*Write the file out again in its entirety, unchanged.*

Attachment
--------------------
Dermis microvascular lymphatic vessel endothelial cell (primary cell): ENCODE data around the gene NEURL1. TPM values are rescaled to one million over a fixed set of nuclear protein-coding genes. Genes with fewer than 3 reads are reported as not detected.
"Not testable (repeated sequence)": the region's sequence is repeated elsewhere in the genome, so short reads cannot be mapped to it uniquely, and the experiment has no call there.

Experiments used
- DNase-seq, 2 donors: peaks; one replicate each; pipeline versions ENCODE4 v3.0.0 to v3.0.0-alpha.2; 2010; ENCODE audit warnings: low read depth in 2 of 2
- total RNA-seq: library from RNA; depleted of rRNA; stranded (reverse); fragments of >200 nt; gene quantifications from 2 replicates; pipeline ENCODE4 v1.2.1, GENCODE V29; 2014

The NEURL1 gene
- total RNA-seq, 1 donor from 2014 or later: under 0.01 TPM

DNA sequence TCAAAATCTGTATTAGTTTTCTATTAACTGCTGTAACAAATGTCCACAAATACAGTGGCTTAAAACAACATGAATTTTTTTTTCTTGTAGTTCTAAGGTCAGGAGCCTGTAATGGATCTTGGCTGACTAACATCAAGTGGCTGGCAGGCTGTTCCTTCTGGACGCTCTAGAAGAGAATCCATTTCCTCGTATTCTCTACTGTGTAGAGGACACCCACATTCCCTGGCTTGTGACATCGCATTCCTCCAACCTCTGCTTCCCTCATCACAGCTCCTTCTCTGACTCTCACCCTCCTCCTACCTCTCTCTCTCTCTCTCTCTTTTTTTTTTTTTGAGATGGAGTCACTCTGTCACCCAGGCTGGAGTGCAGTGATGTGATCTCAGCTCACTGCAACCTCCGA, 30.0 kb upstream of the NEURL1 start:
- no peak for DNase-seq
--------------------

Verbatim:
Dermis microvascular lymphatic vessel endothelial cell (primary cell): ENCODE data around the gene NEURL1. TPM values are rescaled to one million over a fixed set of nuclear protein-coding genes. Genes with fewer than 3 reads are reported as not detected.
"Not testable (repeated sequence)": the region's sequence is repeated elsewhere in the genome, so short reads cannot be mapped to it uniquely, and the experiment has no call there.

Experiments used
- DNase-seq, 2 donors: peaks; one replicate each; pipeline versions ENCODE4 v3.0.0 to v3.0.0-alpha.2; 2010; ENCODE audit warnings: low read depth in 2 of 2
- total RNA-seq: library from RNA; depleted of rRNA; stranded (reverse); fragments of >200 nt; gene quantifications from 2 replicates; pipeline ENCODE4 v1.2.1, GENCODE V29; 2014

The NEURL1 gene
- total RNA-seq, 1 donor from 2014 or later: under 0.01 TPM

DNA sequence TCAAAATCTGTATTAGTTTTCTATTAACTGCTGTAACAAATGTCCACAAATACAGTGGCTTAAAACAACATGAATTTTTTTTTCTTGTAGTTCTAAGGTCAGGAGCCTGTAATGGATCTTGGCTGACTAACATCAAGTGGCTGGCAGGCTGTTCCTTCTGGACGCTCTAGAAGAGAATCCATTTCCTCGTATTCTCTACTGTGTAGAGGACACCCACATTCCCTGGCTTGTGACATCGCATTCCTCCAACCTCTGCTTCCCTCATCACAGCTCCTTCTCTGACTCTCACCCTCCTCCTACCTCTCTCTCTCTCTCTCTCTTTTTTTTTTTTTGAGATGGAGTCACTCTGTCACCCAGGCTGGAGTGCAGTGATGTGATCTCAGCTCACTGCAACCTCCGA, 30.0 kb upstream of the NEURL1 start:
- no peak for DNase-seq